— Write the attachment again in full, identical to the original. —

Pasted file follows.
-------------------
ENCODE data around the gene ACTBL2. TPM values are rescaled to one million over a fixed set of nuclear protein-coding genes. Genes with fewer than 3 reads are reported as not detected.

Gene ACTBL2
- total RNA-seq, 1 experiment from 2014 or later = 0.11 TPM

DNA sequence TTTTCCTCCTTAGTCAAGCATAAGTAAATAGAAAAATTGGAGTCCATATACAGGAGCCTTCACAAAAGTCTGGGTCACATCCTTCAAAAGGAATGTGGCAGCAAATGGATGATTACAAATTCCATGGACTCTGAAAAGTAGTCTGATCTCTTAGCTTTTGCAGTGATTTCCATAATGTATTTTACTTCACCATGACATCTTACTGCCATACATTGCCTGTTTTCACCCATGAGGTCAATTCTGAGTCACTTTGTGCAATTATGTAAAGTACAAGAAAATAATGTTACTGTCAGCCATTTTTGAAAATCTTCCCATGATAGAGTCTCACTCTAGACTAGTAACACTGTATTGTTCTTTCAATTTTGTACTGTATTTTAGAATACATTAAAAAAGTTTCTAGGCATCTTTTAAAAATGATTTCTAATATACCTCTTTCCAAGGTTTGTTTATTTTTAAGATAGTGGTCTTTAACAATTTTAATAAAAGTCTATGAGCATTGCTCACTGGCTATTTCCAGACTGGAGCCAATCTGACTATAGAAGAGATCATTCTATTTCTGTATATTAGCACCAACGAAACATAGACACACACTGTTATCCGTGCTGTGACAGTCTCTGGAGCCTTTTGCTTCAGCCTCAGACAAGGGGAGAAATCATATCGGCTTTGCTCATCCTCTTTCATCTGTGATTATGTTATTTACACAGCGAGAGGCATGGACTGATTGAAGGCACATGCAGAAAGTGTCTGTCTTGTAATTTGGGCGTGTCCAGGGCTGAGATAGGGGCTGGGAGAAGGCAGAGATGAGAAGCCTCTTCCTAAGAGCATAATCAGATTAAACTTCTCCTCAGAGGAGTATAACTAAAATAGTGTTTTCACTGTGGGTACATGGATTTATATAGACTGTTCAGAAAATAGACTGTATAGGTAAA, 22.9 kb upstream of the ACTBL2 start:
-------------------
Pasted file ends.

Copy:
ENCODE data around the gene ACTBL2. TPM values are rescaled to one million over a fixed set of nuclear protein-coding genes. Genes with fewer than 3 reads are reported as not detected.

Gene ACTBL2
- total RNA-seq, 1 experiment from 2014 or later = 0.11 TPM

DNA sequence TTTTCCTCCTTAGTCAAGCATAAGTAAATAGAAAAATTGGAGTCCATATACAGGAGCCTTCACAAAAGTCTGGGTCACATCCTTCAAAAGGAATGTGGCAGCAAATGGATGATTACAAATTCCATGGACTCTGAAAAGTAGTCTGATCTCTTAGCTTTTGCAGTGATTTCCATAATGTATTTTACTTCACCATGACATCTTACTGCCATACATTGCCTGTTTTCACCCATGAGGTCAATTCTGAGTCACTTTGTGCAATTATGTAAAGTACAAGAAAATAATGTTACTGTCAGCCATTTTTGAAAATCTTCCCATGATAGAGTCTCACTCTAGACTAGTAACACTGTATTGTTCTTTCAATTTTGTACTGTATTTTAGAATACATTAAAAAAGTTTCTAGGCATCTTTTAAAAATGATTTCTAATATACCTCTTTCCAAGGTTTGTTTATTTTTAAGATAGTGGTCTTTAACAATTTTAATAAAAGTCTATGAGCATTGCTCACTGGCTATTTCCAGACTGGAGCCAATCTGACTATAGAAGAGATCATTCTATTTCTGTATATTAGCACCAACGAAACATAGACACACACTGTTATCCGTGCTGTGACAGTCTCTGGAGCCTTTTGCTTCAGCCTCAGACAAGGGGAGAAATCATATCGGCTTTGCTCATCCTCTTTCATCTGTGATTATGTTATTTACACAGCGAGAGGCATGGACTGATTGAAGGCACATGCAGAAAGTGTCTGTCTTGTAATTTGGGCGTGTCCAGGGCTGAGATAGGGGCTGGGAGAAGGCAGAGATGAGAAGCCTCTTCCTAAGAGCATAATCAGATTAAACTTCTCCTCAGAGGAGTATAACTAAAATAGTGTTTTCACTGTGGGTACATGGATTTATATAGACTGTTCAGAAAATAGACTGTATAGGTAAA, 22.9 kb upstream of the ACTBL2 start: